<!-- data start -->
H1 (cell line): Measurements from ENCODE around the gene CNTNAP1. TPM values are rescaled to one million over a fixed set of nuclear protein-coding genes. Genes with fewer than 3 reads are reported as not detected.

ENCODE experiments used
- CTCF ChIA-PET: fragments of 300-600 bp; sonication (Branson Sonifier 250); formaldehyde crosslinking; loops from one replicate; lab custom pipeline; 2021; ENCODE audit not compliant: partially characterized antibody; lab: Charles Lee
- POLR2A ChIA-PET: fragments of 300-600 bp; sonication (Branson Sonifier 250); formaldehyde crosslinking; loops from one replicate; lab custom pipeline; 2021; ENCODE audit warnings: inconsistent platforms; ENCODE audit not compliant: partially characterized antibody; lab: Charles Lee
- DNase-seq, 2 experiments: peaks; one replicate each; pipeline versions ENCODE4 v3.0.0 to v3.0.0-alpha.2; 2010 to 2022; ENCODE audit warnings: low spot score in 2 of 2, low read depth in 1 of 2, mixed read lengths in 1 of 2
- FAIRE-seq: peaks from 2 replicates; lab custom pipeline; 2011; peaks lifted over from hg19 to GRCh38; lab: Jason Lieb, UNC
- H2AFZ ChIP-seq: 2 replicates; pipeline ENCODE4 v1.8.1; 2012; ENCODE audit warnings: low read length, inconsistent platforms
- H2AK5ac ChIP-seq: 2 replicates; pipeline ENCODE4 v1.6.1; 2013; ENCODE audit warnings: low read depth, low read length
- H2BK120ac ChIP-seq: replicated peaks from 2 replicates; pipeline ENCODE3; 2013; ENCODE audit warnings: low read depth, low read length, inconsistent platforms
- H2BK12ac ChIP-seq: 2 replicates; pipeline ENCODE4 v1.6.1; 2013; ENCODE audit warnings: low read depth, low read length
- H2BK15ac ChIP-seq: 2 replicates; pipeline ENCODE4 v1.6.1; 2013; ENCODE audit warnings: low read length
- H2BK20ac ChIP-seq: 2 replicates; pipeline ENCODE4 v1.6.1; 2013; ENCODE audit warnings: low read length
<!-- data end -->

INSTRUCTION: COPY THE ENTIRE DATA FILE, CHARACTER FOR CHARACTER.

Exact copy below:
H1 (cell line): Measurements from ENCODE around the gene CNTNAP1. TPM values are rescaled to one million over a fixed set of nuclear protein-coding genes. Genes with fewer than 3 reads are reported as not detected.

ENCODE experiments used
- CTCF ChIA-PET: fragments of 300-600 bp; sonication (Branson Sonifier 250); formaldehyde crosslinking; loops from one replicate; lab custom pipeline; 2021; ENCODE audit not compliant: partially characterized antibody; lab: Charles Lee
- POLR2A ChIA-PET: fragments of 300-600 bp; sonication (Branson Sonifier 250); formaldehyde crosslinking; loops from one replicate; lab custom pipeline; 2021; ENCODE audit warnings: inconsistent platforms; ENCODE audit not compliant: partially characterized antibody; lab: Charles Lee
- DNase-seq, 2 experiments: peaks; one replicate each; pipeline versions ENCODE4 v3.0.0 to v3.0.0-alpha.2; 2010 to 2022; ENCODE audit warnings: low spot score in 2 of 2, low read depth in 1 of 2, mixed read lengths in 1 of 2
- FAIRE-seq: peaks from 2 replicates; lab custom pipeline; 2011; peaks lifted over from hg19 to GRCh38; lab: Jason Lieb, UNC
- H2AFZ ChIP-seq: 2 replicates; pipeline ENCODE4 v1.8.1; 2012; ENCODE audit warnings: low read length, inconsistent platforms
- H2AK5ac ChIP-seq: 2 replicates; pipeline ENCODE4 v1.6.1; 2013; ENCODE audit warnings: low read depth, low read length
- H2BK120ac ChIP-seq: replicated peaks from 2 replicates; pipeline ENCODE3; 2013; ENCODE audit warnings: low read depth, low read length, inconsistent platforms
- H2BK12ac ChIP-seq: 2 replicates; pipeline ENCODE4 v1.6.1; 2013; ENCODE audit warnings: low read depth, low read length
- H2BK15ac ChIP-seq: 2 replicates; pipeline ENCODE4 v1.6.1; 2013; ENCODE audit warnings: low read length
- H2BK20ac ChIP-seq: 2 replicates; pipeline ENCODE4 v1.6.1; 2013; ENCODE audit warnings: low read length